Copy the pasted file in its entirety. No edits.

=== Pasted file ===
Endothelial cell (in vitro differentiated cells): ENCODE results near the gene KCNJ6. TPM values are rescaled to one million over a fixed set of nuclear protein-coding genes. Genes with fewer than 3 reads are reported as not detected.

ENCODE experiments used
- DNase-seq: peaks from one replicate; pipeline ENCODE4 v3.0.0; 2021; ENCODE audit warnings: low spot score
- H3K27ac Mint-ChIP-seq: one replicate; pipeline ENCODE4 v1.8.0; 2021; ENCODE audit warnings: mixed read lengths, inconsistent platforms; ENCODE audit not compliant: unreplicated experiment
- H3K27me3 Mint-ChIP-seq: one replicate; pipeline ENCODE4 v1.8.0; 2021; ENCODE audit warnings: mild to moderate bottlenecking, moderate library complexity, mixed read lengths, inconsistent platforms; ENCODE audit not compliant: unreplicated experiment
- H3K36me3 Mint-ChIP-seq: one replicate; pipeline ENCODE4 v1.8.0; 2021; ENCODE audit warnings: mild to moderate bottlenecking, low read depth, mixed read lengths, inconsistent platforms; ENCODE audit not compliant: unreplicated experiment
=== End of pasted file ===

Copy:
Endothelial cell (in vitro differentiated cells): ENCODE results near the gene KCNJ6. TPM values are rescaled to one million over a fixed set of nuclear protein-coding genes. Genes with fewer than 3 reads are reported as not detected.

ENCODE experiments used
- DNase-seq: peaks from one replicate; pipeline ENCODE4 v3.0.0; 2021; ENCODE audit warnings: low spot score
- H3K27ac Mint-ChIP-seq: one replicate; pipeline ENCODE4 v1.8.0; 2021; ENCODE audit warnings: mixed read lengths, inconsistent platforms; ENCODE audit not compliant: unreplicated experiment
- H3K27me3 Mint-ChIP-seq: one replicate; pipeline ENCODE4 v1.8.0; 2021; ENCODE audit warnings: mild to moderate bottlenecking, moderate library complexity, mixed read lengths, inconsistent platforms; ENCODE audit not compliant: unreplicated experiment
- H3K36me3 Mint-ChIP-seq: one replicate; pipeline ENCODE4 v1.8.0; 2021; ENCODE audit warnings: mild to moderate bottlenecking, low read depth, mixed read lengths, inconsistent platforms; ENCODE audit not compliant: unreplicated experiment